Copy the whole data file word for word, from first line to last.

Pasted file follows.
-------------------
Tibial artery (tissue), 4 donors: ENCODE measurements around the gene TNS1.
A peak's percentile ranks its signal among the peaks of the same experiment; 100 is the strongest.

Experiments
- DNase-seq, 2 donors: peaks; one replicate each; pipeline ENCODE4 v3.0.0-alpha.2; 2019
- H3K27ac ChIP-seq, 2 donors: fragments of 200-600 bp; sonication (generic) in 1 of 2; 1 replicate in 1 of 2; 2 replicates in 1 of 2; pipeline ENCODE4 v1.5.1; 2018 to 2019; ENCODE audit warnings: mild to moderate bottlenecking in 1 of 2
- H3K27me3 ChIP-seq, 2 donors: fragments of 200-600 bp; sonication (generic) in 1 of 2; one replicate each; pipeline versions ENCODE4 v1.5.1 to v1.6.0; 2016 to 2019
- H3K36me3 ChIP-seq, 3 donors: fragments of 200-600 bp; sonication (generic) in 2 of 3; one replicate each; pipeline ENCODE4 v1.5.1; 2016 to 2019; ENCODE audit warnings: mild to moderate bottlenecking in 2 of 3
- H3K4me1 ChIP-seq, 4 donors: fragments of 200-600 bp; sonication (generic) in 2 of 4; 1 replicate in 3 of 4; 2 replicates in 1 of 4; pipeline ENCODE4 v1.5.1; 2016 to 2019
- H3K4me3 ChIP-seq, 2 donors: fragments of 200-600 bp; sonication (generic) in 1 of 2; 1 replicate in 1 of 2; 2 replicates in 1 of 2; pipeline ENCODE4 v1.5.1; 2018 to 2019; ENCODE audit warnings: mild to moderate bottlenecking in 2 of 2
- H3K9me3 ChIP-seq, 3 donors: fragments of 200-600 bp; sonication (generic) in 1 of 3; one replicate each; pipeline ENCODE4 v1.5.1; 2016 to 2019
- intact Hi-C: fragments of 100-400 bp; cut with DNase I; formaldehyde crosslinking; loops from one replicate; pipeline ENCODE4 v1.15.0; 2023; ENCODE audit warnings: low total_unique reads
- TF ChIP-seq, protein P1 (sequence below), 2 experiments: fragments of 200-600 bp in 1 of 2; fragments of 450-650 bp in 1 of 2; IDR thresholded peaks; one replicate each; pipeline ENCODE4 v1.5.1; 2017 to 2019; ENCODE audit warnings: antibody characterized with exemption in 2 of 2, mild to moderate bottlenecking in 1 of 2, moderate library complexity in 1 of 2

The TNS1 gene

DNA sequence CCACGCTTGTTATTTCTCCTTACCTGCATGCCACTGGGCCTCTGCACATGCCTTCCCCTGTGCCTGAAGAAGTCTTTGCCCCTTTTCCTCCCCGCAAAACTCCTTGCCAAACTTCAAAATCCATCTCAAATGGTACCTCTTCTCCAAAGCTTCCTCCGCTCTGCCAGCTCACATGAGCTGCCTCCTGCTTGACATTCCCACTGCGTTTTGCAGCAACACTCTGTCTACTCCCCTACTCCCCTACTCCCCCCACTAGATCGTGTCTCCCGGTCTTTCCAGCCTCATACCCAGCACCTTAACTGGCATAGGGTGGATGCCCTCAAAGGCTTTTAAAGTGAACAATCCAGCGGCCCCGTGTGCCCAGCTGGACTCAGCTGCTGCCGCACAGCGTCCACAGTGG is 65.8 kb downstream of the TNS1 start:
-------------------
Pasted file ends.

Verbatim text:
Tibial artery (tissue), 4 donors: ENCODE measurements around the gene TNS1.
A peak's percentile ranks its signal among the peaks of the same experiment; 100 is the strongest.

Experiments
- DNase-seq, 2 donors: peaks; one replicate each; pipeline ENCODE4 v3.0.0-alpha.2; 2019
- H3K27ac ChIP-seq, 2 donors: fragments of 200-600 bp; sonication (generic) in 1 of 2; 1 replicate in 1 of 2; 2 replicates in 1 of 2; pipeline ENCODE4 v1.5.1; 2018 to 2019; ENCODE audit warnings: mild to moderate bottlenecking in 1 of 2
- H3K27me3 ChIP-seq, 2 donors: fragments of 200-600 bp; sonication (generic) in 1 of 2; one replicate each; pipeline versions ENCODE4 v1.5.1 to v1.6.0; 2016 to 2019
- H3K36me3 ChIP-seq, 3 donors: fragments of 200-600 bp; sonication (generic) in 2 of 3; one replicate each; pipeline ENCODE4 v1.5.1; 2016 to 2019; ENCODE audit warnings: mild to moderate bottlenecking in 2 of 3
- H3K4me1 ChIP-seq, 4 donors: fragments of 200-600 bp; sonication (generic) in 2 of 4; 1 replicate in 3 of 4; 2 replicates in 1 of 4; pipeline ENCODE4 v1.5.1; 2016 to 2019
- H3K4me3 ChIP-seq, 2 donors: fragments of 200-600 bp; sonication (generic) in 1 of 2; 1 replicate in 1 of 2; 2 replicates in 1 of 2; pipeline ENCODE4 v1.5.1; 2018 to 2019; ENCODE audit warnings: mild to moderate bottlenecking in 2 of 2
- H3K9me3 ChIP-seq, 3 donors: fragments of 200-600 bp; sonication (generic) in 1 of 3; one replicate each; pipeline ENCODE4 v1.5.1; 2016 to 2019
- intact Hi-C: fragments of 100-400 bp; cut with DNase I; formaldehyde crosslinking; loops from one replicate; pipeline ENCODE4 v1.15.0; 2023; ENCODE audit warnings: low total_unique reads
- TF ChIP-seq, protein P1 (sequence below), 2 experiments: fragments of 200-600 bp in 1 of 2; fragments of 450-650 bp in 1 of 2; IDR thresholded peaks; one replicate each; pipeline ENCODE4 v1.5.1; 2017 to 2019; ENCODE audit warnings: antibody characterized with exemption in 2 of 2, mild to moderate bottlenecking in 1 of 2, moderate library complexity in 1 of 2

The TNS1 gene

DNA sequence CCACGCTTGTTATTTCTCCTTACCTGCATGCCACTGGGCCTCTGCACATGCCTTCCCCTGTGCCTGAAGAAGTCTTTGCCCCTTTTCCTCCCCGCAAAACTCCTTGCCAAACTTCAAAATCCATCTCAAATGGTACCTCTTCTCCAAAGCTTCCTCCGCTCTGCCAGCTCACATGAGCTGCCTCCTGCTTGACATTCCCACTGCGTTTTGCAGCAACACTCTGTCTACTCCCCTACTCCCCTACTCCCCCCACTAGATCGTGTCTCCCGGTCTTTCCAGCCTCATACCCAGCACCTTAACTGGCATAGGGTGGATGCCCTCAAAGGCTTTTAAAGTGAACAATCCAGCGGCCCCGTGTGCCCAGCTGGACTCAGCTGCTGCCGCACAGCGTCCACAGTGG is 65.8 kb downstream of the TNS1 start: